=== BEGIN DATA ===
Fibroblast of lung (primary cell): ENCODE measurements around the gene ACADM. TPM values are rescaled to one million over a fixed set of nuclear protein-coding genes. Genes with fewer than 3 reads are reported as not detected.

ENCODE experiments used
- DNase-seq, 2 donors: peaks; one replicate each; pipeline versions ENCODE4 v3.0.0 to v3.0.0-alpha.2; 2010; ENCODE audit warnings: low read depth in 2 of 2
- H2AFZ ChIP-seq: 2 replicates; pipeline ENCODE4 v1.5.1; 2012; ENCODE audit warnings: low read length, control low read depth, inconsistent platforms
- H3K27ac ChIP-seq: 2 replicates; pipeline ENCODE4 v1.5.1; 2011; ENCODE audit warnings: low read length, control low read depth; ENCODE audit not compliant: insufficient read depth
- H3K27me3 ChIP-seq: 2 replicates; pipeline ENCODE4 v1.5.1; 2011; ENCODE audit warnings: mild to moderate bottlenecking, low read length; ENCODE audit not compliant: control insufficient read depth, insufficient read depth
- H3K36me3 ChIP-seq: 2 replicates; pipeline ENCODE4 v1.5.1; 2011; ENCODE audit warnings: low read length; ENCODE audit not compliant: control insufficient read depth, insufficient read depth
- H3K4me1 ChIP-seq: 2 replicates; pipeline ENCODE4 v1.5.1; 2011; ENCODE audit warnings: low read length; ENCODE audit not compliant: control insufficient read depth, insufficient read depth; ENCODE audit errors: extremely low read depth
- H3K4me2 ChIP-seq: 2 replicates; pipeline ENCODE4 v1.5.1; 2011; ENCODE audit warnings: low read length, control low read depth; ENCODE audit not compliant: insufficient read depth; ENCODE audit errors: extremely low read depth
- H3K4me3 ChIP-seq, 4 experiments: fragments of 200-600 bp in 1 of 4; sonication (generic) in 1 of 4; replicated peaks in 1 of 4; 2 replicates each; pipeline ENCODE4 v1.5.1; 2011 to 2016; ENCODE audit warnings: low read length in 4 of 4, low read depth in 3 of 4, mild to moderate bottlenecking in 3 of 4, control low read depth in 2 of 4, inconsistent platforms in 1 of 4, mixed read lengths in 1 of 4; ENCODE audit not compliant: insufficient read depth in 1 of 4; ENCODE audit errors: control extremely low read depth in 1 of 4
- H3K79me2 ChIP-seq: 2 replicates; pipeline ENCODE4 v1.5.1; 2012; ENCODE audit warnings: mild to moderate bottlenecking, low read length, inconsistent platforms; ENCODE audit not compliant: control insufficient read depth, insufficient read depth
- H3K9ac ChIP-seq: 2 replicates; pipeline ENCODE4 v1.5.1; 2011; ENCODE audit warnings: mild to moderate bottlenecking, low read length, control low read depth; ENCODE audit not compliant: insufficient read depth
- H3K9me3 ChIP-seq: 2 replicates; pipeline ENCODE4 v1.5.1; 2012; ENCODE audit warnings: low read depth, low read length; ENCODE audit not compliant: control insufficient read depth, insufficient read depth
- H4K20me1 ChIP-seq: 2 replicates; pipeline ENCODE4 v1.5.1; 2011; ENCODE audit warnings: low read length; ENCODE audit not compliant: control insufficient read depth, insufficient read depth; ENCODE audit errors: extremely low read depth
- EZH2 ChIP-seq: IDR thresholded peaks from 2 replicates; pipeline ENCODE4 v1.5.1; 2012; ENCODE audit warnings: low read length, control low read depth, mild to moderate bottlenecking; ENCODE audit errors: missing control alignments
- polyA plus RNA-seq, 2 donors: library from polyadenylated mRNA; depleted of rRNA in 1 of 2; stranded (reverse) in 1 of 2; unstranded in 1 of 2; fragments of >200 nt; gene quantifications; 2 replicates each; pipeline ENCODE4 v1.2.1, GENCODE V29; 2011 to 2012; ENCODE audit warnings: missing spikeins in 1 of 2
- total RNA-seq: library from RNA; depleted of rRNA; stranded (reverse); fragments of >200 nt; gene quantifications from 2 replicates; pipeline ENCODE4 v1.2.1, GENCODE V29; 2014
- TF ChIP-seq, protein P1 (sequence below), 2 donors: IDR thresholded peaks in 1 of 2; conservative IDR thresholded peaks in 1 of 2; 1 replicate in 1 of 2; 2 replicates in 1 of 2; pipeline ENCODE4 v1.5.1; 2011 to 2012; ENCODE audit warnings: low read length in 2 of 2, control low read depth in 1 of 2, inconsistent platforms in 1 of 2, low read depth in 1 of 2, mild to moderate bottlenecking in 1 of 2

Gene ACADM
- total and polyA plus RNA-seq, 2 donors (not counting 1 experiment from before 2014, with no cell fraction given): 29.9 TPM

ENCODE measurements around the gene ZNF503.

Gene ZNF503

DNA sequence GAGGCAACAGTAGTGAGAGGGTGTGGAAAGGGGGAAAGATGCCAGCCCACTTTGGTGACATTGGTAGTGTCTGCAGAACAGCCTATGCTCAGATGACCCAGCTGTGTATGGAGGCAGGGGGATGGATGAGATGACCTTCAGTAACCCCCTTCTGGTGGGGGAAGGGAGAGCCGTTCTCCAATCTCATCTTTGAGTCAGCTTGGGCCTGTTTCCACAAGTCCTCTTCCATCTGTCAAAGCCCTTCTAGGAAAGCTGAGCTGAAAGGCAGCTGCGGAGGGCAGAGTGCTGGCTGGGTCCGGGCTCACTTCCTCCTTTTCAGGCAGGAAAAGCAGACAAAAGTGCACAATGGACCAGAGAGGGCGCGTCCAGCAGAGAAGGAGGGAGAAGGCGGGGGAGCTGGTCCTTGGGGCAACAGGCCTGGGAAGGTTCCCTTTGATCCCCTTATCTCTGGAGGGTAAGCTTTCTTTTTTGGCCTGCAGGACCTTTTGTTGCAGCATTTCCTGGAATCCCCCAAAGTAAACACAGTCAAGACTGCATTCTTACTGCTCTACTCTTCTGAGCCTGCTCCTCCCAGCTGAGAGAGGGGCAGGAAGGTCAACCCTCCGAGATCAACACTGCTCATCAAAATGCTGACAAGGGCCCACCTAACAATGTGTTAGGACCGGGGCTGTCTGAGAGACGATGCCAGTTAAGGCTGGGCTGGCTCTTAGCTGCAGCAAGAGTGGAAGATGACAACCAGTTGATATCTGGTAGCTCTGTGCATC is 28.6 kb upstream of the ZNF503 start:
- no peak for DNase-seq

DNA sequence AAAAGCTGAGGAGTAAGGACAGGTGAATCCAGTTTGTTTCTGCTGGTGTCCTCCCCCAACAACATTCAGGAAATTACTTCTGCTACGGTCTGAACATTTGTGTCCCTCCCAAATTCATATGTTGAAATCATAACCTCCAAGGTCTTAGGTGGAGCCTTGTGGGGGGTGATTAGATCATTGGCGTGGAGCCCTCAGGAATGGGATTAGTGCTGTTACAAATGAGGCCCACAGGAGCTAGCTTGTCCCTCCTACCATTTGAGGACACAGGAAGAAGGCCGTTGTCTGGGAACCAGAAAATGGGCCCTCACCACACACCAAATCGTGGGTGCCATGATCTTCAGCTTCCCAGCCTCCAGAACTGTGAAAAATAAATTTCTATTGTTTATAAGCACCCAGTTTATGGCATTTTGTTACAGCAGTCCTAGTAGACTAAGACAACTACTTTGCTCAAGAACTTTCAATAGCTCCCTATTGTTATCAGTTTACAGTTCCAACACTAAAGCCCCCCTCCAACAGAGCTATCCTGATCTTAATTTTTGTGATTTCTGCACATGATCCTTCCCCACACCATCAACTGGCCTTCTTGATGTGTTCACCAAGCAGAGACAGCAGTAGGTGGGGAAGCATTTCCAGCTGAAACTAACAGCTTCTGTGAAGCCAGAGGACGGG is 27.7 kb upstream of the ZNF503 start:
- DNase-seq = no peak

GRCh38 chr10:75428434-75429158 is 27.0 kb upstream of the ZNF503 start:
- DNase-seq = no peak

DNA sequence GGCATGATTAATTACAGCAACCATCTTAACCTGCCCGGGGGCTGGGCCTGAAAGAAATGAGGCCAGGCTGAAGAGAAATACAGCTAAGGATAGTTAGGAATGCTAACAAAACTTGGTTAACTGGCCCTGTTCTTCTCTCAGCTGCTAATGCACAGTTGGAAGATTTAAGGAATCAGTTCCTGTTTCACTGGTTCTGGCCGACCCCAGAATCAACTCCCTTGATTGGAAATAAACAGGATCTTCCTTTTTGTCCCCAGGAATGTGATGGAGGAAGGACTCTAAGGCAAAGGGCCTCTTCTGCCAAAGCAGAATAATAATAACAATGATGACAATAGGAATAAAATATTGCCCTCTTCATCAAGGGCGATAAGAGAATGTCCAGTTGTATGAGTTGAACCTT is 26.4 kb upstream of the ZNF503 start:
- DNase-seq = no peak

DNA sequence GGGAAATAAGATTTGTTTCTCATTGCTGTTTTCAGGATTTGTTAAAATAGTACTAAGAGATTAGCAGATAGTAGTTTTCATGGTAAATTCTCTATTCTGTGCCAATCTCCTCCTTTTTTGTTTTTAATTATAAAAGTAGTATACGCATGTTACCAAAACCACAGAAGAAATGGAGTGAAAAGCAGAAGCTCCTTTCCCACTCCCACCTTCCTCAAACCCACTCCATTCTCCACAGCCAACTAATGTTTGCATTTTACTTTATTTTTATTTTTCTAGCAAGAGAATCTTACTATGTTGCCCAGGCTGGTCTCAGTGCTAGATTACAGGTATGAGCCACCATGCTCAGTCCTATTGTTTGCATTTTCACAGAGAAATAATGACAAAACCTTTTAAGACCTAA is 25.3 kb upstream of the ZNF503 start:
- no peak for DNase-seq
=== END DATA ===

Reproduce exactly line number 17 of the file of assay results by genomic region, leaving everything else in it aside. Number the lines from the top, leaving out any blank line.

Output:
- total RNA-seq: library from RNA; depleted of rRNA; stranded (reverse); fragments of >200 nt; gene quantifications from 2 replicates; pipeline ENCODE4 v1.2.1, GENCODE V29; 2014